“The sky became violet, with thundering and lightning. The rain, oh that rain! Not since Noah’s flood was there such a rain anywhere on earth! Drops as big as your fist! Pelting us as we struggled up the hill where the killers were hold up. Lightning danced around us like wild Injuns around a night fire. I tell ya folks, it wasn’t natural! I inched forward towards the desperado, but in spite of victory almost in my grasp, I looked back on the others, who were scared out of their minds, and I just couldn’t leave ’em, I had to help them.

“By the time the storm stopped, the dirty mangy dog that killed our beloved Frannie May was long gone. Made his getaway in the storm, I reckon, the rain leavin’ no trail to follow.”

Kade looked at Amos out of the corner of his eye, as he finished his tall tale. Amos, laying his glass down to be filled again, nodded and said, “Yup, happened just that way, folks. If it weren’t for old Kade here, we’d all be goners.”


Indeed, Dic noted that the posse and their tall tales were the talk of Tombstone for weeks. The sheriff did return a few days later, but as the trail was cold, the lawman elected not to pursue the fugitives. Besides, since the trouble between the Earps and the Cowboys was heating up, there were other fish to fry.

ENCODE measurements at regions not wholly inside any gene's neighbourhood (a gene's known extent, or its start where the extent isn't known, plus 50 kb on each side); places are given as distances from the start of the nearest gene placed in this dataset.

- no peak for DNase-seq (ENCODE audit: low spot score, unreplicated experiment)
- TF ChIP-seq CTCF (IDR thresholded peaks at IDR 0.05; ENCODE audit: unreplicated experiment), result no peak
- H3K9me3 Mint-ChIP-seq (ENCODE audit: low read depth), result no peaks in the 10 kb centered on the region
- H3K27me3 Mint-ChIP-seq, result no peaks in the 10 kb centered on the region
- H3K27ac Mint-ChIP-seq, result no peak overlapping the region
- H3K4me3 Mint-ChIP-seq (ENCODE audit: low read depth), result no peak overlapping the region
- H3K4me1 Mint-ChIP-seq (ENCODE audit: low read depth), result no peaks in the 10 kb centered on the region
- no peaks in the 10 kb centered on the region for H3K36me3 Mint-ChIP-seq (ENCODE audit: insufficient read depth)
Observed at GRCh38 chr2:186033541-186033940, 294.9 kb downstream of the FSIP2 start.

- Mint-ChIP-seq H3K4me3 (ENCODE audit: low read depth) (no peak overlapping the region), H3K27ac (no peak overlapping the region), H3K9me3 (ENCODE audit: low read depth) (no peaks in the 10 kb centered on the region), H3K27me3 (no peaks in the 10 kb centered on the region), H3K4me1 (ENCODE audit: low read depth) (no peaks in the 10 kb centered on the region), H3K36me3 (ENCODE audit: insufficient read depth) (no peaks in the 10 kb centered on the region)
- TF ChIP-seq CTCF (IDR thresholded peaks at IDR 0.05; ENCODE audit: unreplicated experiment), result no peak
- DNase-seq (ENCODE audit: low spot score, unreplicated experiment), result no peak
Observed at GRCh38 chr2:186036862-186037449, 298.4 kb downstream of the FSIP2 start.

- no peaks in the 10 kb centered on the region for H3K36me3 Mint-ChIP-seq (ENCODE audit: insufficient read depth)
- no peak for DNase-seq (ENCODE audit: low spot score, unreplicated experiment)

Richard, as Dic preferred to be called now, walked down the street, leading his burro. Amos waved at him. Walking up, Amos said, “Dic, where you been? You courtin’ or something? I’ve not seen you looking that gussied up, well…never.”

Just then, the stagecoach rolled through, and Dic said, “Amos, I’m leaving Tombstone. I’m going back to Virginia to see what’s left of my family.”

Amos’ mouth dropped open, but eventually he said, “You’re leavin’ me?” Choking up slightly, the old miner said, “I’ll miss ya somethin’ terrible, you old codger. You’re the only one that treats me like a human being ’round here.”

Dic smiled, “Well, you can come along if you like. My family’s got a big spread, I’m sure they can find something for you to do.”